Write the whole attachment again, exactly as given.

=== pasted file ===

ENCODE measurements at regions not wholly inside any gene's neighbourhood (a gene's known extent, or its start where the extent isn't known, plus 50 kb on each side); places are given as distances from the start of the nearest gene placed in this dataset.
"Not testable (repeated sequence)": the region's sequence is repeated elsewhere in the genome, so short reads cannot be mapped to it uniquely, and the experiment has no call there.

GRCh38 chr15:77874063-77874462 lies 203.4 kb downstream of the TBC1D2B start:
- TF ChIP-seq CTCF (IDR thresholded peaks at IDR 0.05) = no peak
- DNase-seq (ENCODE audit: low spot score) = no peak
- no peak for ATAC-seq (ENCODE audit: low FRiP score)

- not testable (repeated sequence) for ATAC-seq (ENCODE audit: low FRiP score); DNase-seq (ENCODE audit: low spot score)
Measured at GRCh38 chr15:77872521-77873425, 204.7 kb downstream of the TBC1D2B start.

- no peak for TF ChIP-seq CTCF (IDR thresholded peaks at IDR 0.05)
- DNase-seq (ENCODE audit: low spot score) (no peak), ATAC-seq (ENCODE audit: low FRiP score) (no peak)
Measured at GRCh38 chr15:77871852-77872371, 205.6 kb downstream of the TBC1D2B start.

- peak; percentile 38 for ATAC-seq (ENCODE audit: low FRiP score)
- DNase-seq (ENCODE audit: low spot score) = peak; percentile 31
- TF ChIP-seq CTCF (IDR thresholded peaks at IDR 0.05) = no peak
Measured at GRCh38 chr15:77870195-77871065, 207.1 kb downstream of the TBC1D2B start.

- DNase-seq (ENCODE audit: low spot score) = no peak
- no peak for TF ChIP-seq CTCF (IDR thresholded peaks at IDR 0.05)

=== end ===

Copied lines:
ENCODE measurements at regions not wholly inside any gene's neighbourhood (a gene's known extent, or its start where the extent isn't known, plus 50 kb on each side); places are given as distances from the start of the nearest gene placed in this dataset.
"Not testable (repeated sequence)": the region's sequence is repeated elsewhere in the genome, so short reads cannot be mapped to it uniquely, and the experiment has no call there.

GRCh38 chr15:77874063-77874462 lies 203.4 kb downstream of the TBC1D2B start:
- TF ChIP-seq CTCF (IDR thresholded peaks at IDR 0.05) = no peak
- DNase-seq (ENCODE audit: low spot score) = no peak
- no peak for ATAC-seq (ENCODE audit: low FRiP score)

- not testable (repeated sequence) for ATAC-seq (ENCODE audit: low FRiP score); DNase-seq (ENCODE audit: low spot score)
Measured at GRCh38 chr15:77872521-77873425, 204.7 kb downstream of the TBC1D2B start.

- no peak for TF ChIP-seq CTCF (IDR thresholded peaks at IDR 0.05)
- DNase-seq (ENCODE audit: low spot score) (no peak), ATAC-seq (ENCODE audit: low FRiP score) (no peak)
Measured at GRCh38 chr15:77871852-77872371, 205.6 kb downstream of the TBC1D2B start.

- peak; percentile 38 for ATAC-seq (ENCODE audit: low FRiP score)
- DNase-seq (ENCODE audit: low spot score) = peak; percentile 31
- TF ChIP-seq CTCF (IDR thresholded peaks at IDR 0.05) = no peak
Measured at GRCh38 chr15:77870195-77871065, 207.1 kb downstream of the TBC1D2B start.

- DNase-seq (ENCODE audit: low spot score) = no peak
- no peak for TF ChIP-seq CTCF (IDR thresholded peaks at IDR 0.05)